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Top 10 Things to Know About Respiratory Protection & Fit Testing

Posted by Shivi Kakar

Jul 28, 2009 9:18:19 AM

Kevin Zeller

1. OSHA regulation 29 CFR 1910.134 details the requirements for a Respiratory Protection Program.

2. A Respiratory Protection Program is mandatory if any employee is required to wear any type of respirator during the course of their job.

3. The establishment and maintenance of a Respiratory Protection Program is the responsibility of the employer and must of: a written program, employee training, fit testing’ and medical surveillance.

4. All employees who will be issued respiratory protection must be medically cleared to wear a respirator before fit testing and donning a respirator

5. Only respirators which have been certified by the National Institute for Occupational Safety and Health (NIOSH) should be used

6. Fit testing for respirators is done to determine the correct size respirator for the employee.

7. Fit testing is required for all positive and negative pressure tight fitting facepieces.

8. Fit testing can be accomplished by using either a qualitative agent (eg Bitrex) or quantitatively (eg., PORTACOUNT®) with a probed face piece.

9. Fit testing must be conducted: prior to initial issuance of a respirator; when a different facepiece is used; when an employee’s physical changes may affect facepiece fit; and annually thereafter.

10. Employees must conduct a user seal check each time they wear a respirator to assure they have donned and adjusted the facepiece correctly.
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Topics: NIOSH, OSHA, health and safety, General Industry H&S, Construction H&S, Emergency Response, H&S Training, Hazardous Waste Management, Compliance, Occupational Health, Occupational Safety, Lab Safety & Electrical, emergency response training, Fire Safety, Respiratory, Occupational Training, Safety Training in Spanish, EMT, Fit Testing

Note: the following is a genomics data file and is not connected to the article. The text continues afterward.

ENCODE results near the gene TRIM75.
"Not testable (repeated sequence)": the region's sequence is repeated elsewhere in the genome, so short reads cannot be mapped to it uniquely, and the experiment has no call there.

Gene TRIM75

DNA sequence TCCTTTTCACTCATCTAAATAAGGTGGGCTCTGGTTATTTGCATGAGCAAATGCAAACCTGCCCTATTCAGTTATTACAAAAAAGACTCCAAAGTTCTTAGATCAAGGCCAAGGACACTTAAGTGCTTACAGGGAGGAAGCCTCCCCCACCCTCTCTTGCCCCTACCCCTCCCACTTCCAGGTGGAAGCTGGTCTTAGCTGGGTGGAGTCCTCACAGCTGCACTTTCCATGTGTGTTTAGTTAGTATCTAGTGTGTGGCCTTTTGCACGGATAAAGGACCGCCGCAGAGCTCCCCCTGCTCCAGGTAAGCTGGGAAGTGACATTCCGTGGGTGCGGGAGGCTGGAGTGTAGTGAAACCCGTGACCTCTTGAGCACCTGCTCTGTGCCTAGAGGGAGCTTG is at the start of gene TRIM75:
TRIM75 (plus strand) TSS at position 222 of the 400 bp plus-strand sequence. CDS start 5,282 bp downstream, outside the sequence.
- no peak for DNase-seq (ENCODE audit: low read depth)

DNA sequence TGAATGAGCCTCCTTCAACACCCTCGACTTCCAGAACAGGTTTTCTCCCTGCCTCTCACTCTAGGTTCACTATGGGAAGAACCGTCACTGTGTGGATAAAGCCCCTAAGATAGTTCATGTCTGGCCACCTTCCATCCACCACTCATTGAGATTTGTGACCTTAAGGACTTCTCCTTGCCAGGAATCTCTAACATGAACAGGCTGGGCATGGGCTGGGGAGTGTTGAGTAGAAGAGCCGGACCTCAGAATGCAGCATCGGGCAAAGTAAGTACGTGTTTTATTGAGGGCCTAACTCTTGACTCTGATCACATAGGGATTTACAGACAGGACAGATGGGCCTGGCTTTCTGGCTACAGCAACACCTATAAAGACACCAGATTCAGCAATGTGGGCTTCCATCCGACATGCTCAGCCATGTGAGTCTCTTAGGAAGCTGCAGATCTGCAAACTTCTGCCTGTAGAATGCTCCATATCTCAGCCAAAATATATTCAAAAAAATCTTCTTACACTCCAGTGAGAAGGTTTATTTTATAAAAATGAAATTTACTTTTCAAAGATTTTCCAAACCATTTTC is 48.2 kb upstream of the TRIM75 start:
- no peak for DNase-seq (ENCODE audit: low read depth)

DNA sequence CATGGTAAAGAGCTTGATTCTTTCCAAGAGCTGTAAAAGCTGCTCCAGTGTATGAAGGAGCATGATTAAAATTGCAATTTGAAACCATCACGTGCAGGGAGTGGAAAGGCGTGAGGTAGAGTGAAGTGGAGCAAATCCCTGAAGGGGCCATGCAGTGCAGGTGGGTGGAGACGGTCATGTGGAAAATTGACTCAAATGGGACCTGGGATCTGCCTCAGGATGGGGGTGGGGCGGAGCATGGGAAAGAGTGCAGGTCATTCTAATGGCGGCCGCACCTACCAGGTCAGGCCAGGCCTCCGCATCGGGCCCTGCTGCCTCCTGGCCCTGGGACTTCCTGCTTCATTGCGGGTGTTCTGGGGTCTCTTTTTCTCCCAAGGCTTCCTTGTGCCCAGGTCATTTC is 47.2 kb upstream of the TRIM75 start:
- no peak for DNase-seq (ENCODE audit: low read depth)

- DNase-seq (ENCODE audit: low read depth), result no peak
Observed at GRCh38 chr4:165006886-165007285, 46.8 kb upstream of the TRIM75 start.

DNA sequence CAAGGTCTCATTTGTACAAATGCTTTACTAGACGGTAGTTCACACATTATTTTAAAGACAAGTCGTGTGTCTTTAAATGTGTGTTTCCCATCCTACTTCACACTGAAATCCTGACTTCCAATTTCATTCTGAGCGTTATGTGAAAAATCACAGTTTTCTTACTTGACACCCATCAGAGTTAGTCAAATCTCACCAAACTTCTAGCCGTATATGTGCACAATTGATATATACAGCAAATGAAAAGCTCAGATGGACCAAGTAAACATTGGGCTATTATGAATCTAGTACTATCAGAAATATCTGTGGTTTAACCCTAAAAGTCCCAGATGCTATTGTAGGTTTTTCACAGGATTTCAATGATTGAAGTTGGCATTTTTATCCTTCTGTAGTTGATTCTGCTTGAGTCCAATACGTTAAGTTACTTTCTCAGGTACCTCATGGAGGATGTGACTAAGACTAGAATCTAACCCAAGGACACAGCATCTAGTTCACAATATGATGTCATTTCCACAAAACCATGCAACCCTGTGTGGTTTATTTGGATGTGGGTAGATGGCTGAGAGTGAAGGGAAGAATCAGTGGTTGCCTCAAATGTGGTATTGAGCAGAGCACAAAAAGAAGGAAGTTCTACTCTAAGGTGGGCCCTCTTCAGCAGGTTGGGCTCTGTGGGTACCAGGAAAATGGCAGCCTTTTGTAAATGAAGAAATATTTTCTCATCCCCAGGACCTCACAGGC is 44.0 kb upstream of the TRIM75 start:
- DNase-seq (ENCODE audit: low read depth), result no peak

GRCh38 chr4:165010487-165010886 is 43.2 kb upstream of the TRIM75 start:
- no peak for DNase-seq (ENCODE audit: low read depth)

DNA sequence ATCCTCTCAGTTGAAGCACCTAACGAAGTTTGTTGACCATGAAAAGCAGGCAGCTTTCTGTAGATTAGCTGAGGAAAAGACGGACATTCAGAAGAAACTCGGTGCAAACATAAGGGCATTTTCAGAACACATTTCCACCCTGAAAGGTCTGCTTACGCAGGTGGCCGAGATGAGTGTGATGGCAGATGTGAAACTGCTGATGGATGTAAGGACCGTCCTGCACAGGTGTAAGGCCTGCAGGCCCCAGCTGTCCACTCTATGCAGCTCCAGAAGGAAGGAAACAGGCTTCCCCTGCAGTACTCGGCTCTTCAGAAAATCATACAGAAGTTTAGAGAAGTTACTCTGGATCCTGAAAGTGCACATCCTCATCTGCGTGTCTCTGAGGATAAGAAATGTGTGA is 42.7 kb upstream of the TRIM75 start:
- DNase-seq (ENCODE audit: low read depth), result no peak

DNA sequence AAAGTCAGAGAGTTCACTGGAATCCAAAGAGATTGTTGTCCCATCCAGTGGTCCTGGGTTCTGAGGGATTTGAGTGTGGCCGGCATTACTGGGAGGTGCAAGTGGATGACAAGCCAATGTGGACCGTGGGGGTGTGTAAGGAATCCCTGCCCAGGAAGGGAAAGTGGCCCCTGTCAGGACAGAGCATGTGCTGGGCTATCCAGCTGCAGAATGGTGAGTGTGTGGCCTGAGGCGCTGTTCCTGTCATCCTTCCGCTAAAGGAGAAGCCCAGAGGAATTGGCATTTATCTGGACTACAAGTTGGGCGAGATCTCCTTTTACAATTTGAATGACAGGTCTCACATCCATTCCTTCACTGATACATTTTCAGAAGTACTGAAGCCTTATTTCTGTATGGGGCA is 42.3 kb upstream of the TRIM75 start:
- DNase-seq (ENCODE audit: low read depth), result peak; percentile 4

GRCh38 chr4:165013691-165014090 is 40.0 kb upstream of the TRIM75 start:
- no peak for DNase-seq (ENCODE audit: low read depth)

Top 10: Water Safety at Work and Play

Posted by Shivi Kakar

Jul 21, 2009 10:31:34 AM

Capt. John DeFillippo, CHMP, EMT-B


The best thing anyone can do to stay safe in and around the water is to learn to swim. It’s never too late and kids should learn to treat the water with respect at an early age. As a veteran of the U.S. Coast Guard, an EMT and a licensed captain working in marine salvage, I’ve seen my share of tragedies on the water. Sadly, nearly all were avoidable. Here are some tips to help you stay safe in and on the water this summer when on and off the clock.

At Play

1. Swim in a supervised, marked area with a lifeguard present and never swim alone.

2. Enter the water feet first. Enter the water headfirst only when the area is clearly marked for diving .

3. Adults should never leave a child unobserved around water. Practice "reach supervision" by staying within an arm's length when around the water.

4. If you are caught in a rip current, swim parallel to the shore until you are out of the current. Once you are free, turn and swim toward shore. You can't swim against a rip, don’t’ try.

5. Keep toys away from the pool when it is not in use. Toys can attract young children into the pool.

6. If a child is missing, check the pool first. Go to the edge of the pool and scan the entire pool, bottom, and surface, as well as the surrounding pool area.

7. Take a Safe Boating Course. Many states now require this for operation of vessels, including personal water craft or jet-skies. Check your local laws.

8. Learn CPR and Basic First Aid. Knowing what to do in an emergency can save a life.

9. Leave water rescue to those who are trained. Too many would-be rescuers become victims themselves.

At Work

10. Do you or your employees work on, near or over water? Did you know that there are specific OSHA regulations covering the safety of such workers including required training and protective equipment? If you have any questions or you’re not sure, reply to this post or visit our Twitter page - @Emilcott and send a DM.
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Topics: General Industry H&S, Construction H&S, H&S Training, Compliance, worker safety, Occupational Health, Occupational Safety, Safety Training in Spanish, water safety, EMT

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